USDA Forest Service

Pacific Southwest Research Station


Pacific Southwest Research Station
800 Buchanan Street
Albany, CA 94710-0011

(510) 559-6300

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Drought stress and bark beetle outbreaks in the future forest: extending an existing model to inform climate change adaptation

Proposal [pdf]

Lead Researchers:

Robert Scheller and Louise Loudermilk, Portland State University
Matthew Hurteau, Pennsylvania State University
Peter Weisberg, University of Nevada-Reno


Managing forested landscapes in the context of a changing climate presents new and multifaceted challenges. Maintaining ecological integrity while future disturbance regimes are altered will require an integrated assessment of critically relevant processes. These include forest nutrient cycling, succession, multiple disturbances, and management regime. Successful forest management will require information about the projected impacts of climate on forest communities, disturbance feedbacks, as well as the effectiveness of mitigation strategies for reducing these effects. We propose to evaluate how climate change and associated drought induced stress will affect forest productivity and mortality as well as alter susceptibility to bark beetle outbreaks across the forested landscape of the Lake Tahoe Basin. Furthermore, we will evaluate the effectiveness of forest treatment options for mitigating mortality from drought stress and bark beetles. Our project will demonstrate how climate impacts multiple natural disturbances that regulate long-term forest productivity, resilience, and overall forest health. Results will enable managers to assess various forest mitigation strategies for adapting to a changing climate.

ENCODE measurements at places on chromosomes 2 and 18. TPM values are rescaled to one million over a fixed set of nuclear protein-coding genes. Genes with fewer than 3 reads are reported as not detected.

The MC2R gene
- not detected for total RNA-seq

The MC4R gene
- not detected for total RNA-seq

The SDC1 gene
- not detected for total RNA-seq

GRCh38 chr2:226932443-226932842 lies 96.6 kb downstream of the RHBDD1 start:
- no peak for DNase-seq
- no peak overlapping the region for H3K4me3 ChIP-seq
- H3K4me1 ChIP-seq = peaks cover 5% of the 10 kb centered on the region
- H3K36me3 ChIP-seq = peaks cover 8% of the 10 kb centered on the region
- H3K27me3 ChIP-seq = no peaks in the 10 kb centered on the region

Relation to Other Research Including SNPLMA Science Projects

This research will be an extension of the research team's current Round 10 SNPLMA-funded project ("Management options for reducing wildfire risk and maximizing carbon storage under future climate changes, ignition patterns, and forest treatments") which is assessing the impacts of climate change and forest treatment options on wildfire and above and belowground forest carbon dynamics. The new Round 12 research will leverage the spatial data, model parameterization, and analyses conducted to date for the Round 10 project, while incorporating drought-impact growth estimates from site-level data collected from the Round 8 SNPLMA-funded project, "Modeling the influence of management actions on fire risk and spread under future climatic conditions."

Expected date of final products:

October 2014

Last Modified: Nov 12, 2014 03:49:33 PM